NOWBattles that Leaders Fight (and How to Win Them) Part One by Chris Hodges


Battles that Leaders Fight (and How to Win Them) Part One by Chris Hodges

Published 3 months agoLeadershipInfluence

If you're a church (or any other kind of) leader, the first chapter of Joshua has some encouraging words for you. Here's how they begin:

"I will give you every place where you set your foot, as I promised Moses." (Joshua 1:3)

Great start, right? Wouldn't it have been great if God just stopped right there?

But He didn't. If you know anything about Joshua, you know he conquered lots of land, but he fought many, many battles along the way. By chapter 24 of his book, Joshua lists 31 different kings that he's faced.

And God let him know about that right off the bat. Here's what He says in Joshua 1:9:

"Have I not commanded you? Be strong and courageous. Do not be afraid; do not be discouraged, for the Lord your God will be with you wherever you go.”

Like Joshua, most of us are fighting battles as we fulfil God's purpose in our life. In this series of blogs, we're going to explore five of the kings that we so often face. They probably won't surprise you. In fact, you may be facing some of them right now. What may surprise you, however, are the things you'll need to do to overcome them.

The Five Kings We Battle in Our Lives as Leaders - King #1

The King of Inferiority

Do you have a voice in your head?

Maybe you hear it whenever you walk up on stage. It says something like this: "You're not supposed to be up there."

You may have never been someone who stood out. Maybe you got straight C's in high school. Maybe your college days were unimpressive. Maybe you failed that speech class you took once. Or maybe you excelled in all your training, but that little voice is still there.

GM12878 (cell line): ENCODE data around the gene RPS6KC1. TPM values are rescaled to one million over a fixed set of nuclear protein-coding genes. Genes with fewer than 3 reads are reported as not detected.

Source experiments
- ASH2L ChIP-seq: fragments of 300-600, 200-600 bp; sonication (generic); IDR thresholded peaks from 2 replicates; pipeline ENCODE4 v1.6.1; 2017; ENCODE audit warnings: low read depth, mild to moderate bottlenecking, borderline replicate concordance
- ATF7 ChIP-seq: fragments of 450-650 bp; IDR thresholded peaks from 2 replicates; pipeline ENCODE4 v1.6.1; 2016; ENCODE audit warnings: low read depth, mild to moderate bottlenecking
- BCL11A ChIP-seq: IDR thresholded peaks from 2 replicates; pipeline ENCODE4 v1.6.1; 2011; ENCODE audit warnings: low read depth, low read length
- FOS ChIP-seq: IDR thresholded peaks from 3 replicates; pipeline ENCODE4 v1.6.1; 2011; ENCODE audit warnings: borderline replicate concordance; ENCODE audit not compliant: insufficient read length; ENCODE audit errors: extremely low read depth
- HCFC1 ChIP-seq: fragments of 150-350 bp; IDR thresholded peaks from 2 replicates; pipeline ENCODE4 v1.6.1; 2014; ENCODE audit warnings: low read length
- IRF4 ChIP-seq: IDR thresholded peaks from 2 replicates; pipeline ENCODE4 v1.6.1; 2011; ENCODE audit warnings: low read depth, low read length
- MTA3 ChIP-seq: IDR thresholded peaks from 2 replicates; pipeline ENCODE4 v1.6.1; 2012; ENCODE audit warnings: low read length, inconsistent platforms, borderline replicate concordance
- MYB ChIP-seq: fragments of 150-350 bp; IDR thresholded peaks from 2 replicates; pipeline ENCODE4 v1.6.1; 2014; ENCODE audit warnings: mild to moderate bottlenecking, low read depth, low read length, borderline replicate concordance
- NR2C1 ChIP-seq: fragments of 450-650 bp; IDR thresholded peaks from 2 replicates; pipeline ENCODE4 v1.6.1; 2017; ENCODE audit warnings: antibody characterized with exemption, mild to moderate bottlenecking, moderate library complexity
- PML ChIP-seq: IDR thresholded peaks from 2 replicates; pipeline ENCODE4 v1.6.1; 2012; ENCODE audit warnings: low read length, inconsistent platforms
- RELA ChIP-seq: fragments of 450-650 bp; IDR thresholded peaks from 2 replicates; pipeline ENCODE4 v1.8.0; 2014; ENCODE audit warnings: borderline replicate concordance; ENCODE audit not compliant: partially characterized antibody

The king of inferiority is the one that keeps us sitting on the sidelines. It keeps us from getting up there and fully living our purpose.

If you've ever heard the voice of inferiority, Paul has a response for you:

"5Not that we are competent in ourselves to claim anything for ourselves, but our competence comes from God. 6He has made us competent as ministers of a new covenant—not of the letter but of the Spirit; for the letter kills, but the Spirit gives life." (2 Corinthians 3:5-6)

We are not competent in ourselves.

Your competence doesn't come from what you've learned. It doesn't come from your skill set. It doesn't come from your degree. You're not competent because of where you went to school, or because of who you trained with. You're competent because of the spirit of God.

God picks people. Not only that, He often picks people that are the most unlikely to do the job. And as He does so, He says "don't focus on you, focus on the me inside of you." Being able to do that depends on learning how to lean on the presence of God in your life.

When you lean on God's presence, you can do things you've never been able to do on your own. Just think about some of the people God has used through history. Think of some of the people He's using today. God can do His work though anyone on the planet.

Fighting (and beating) the king of inferiority means being filled with the Holy Spirit. It means understanding and accepting that your confidence comes from some other source than what you can provide.

Having God's presence in your life doesn't make you better than anyone else. However, it does make you better than you. If you can rely on that, you can overcome your battle with inferiority.

Stay tuned for part 2 and 3 of this blog series.

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